Programs at the State Library and Beyond
A variety of programs have been offered by the State Library over the past two hundred years. Read on to find out more!
It could be said that the State Library began its programming for the citizens of Ohio with the Traveling Library in 1896. This program continued until 1973 and may be considered the longest running program of the State Library. Other than the Traveling Library, few programs were developed until the mid-fifties when the Library Services Act (LSC) was passed. These additional funds were used by the State Library to develop programs as well as provide grant funds to public libraries to develop programs at the local level. Bookmobile service was one of the first programs that both the State Library and local libraries established. By the mid- sixties, 67 libraries in Ohio were operating bookmobile programs.
The oldest program still in existence is the children’s program. There has been a children’s consultant on the State Library’s staff consistently since the mid-1960s. The consultant works with local library staff to develop collections and programs for children and young adults as well as advising on grant applications for federal funds to support new and innovative programs. One of the largest children’s program has been the Children’s Summer Reading Program. While larger metropolitan libraries were able to afford to carry out their own programs, the smaller and rural public libraries were not, and so the State Library began a coordinated effort to provide a theme, materials and publicity packets to those libraries. Artists were commissioned to develop a series of work around the annual theme to be used with the programs. The State Library received the John Cotton Dana award in 1988 for its program around Maurice Sendak’s “Where the Wild Things Are.” The summer reading program continues to facilitate free incentives for public libraries to share with their summer reading participants, such as Ohio State Fair coupons for readers 5-14 years of age and certificates for camping in Ohio State Parks from the Ohio Department of Natural Resources.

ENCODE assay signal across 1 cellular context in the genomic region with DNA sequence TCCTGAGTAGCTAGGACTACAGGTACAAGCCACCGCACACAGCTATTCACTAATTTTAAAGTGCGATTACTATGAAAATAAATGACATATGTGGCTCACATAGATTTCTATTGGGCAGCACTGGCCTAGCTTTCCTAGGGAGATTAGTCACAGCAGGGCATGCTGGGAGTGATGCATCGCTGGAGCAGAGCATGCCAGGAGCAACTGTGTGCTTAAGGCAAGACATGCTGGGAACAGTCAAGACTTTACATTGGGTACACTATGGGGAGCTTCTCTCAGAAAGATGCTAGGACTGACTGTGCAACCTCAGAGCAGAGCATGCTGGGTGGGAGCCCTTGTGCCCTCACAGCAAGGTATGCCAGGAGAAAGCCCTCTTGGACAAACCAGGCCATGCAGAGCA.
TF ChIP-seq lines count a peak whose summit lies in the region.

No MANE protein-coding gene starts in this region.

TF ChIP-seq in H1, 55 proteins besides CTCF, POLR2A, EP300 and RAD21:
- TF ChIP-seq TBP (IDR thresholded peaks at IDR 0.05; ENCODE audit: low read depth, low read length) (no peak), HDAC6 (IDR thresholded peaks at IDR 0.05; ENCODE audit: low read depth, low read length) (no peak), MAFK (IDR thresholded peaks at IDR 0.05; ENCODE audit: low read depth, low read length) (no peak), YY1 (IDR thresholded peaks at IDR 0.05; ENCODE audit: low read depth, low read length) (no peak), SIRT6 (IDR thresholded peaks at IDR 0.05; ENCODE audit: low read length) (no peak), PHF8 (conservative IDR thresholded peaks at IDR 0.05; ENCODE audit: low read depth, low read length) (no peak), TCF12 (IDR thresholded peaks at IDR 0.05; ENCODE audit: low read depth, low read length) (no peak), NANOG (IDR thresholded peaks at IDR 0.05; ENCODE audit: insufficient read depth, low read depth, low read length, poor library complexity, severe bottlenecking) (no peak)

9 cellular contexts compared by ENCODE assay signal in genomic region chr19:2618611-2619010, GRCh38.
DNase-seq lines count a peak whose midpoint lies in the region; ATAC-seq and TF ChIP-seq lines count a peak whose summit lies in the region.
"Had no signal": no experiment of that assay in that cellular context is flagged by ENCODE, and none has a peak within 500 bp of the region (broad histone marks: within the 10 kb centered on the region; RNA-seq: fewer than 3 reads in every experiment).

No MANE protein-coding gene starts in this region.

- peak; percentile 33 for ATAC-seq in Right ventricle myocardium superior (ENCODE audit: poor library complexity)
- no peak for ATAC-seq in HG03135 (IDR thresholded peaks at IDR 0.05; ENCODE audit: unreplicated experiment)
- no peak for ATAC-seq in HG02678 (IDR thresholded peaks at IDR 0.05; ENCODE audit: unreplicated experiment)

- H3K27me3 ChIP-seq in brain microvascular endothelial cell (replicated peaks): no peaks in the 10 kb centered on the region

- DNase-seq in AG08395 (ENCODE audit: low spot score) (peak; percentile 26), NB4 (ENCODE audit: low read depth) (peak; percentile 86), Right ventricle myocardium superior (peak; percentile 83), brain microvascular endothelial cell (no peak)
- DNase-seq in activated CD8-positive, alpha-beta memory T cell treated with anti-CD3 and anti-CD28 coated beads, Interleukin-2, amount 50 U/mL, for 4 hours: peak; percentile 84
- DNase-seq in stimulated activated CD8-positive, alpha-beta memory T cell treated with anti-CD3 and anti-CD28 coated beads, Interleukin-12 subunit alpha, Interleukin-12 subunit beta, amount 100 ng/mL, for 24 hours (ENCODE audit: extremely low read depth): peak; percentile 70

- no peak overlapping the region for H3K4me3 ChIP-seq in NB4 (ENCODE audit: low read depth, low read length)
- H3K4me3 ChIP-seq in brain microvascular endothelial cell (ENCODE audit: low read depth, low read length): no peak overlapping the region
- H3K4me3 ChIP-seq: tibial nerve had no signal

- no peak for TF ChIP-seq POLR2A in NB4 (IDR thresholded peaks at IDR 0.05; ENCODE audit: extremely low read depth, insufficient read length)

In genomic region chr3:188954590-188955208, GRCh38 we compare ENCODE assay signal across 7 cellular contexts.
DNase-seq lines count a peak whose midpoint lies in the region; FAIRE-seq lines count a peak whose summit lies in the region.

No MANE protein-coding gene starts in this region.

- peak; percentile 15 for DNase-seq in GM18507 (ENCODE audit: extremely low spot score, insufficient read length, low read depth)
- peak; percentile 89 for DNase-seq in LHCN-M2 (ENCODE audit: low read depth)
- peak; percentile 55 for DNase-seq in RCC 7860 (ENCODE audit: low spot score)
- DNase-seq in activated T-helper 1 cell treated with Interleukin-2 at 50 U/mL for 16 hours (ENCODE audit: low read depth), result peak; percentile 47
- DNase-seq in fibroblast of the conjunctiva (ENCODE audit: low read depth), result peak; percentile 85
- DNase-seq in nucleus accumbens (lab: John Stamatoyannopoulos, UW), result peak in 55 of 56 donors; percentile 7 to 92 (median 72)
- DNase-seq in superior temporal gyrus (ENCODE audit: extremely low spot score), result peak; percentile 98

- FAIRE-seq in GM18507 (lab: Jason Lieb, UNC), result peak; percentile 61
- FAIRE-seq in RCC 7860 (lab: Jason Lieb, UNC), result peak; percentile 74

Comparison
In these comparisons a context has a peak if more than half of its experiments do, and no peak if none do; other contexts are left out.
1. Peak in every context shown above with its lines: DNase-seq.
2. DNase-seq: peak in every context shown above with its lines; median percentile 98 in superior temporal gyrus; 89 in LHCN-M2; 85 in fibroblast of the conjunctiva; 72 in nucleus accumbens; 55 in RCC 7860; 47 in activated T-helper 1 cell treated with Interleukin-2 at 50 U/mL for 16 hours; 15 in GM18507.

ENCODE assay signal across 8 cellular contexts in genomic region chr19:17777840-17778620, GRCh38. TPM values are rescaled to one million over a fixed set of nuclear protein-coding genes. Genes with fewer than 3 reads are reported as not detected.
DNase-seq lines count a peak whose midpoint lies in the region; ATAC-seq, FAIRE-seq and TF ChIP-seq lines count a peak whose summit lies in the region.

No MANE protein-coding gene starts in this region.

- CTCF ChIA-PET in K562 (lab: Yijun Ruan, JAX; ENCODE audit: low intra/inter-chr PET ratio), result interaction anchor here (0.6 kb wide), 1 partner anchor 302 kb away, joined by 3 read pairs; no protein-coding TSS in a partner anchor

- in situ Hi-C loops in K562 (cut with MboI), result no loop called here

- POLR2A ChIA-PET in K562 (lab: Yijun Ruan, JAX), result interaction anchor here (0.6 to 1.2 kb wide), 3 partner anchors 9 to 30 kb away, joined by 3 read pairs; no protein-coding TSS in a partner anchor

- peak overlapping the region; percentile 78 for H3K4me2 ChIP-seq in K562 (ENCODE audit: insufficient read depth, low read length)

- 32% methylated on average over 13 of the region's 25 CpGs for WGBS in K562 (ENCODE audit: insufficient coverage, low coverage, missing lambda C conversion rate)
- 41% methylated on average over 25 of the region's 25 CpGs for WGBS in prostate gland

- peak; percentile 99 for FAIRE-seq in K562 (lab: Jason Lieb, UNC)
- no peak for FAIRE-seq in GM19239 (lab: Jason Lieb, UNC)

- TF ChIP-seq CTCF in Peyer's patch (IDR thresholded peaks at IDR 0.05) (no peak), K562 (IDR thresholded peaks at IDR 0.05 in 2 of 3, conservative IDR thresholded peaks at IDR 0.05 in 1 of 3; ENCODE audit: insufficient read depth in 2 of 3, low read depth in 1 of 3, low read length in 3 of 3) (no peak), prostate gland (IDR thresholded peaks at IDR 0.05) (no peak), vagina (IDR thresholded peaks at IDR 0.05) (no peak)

In 1964 the State Library Board continued supporting library services with funds from the new federal program for libraries, the Library Services and Construction Act (LSCA). This added the “C” for construction to the previous Library Services Act (LSA). The federal funds became a large part of the services and programs of the State Library. Grants for both library programs and construction were made available.
A statewide LSCA funded project, BOOKS/JOBS became operative July 1, 1967. Over $370,000 was used to help Ohio public libraries reach and serve people who needed information skills to get and keep jobs. Libraries traditionally become very busy during difficult economic times. The State Library has supported other programs helping with job skills and training over the years. Recently, State Library staff worked with Guiding Ohio Online project coordinators to arrange an OhioMeansJobs webinar presented by the Ohio Department of Job and Family Services for public libraries.
Programs were also developed in cooperation with other agencies to address the needs of Ohio citizens. In 1972 the Right to Read program was established with a national goal to ensure that ninety percent of all Americans would be able to read to the best of their abilities by 1980.
Another program with the Ohio Department of Education resulted in an Ohio American Revolution Bicentennial grant for a year-long Bicentennial reading program. The “Spirit of ’76 Caravan” brought together more than 800 school and public children’s librarians for twelve day-long workshops to plan Bicentennial cooperative reading programs. By centering these on Ohio’s twelve Right to Read areas public libraries, school libraries, and multicounty cooperatives were able to coordinate with the ongoing reading improvement aims of the State Department of Education.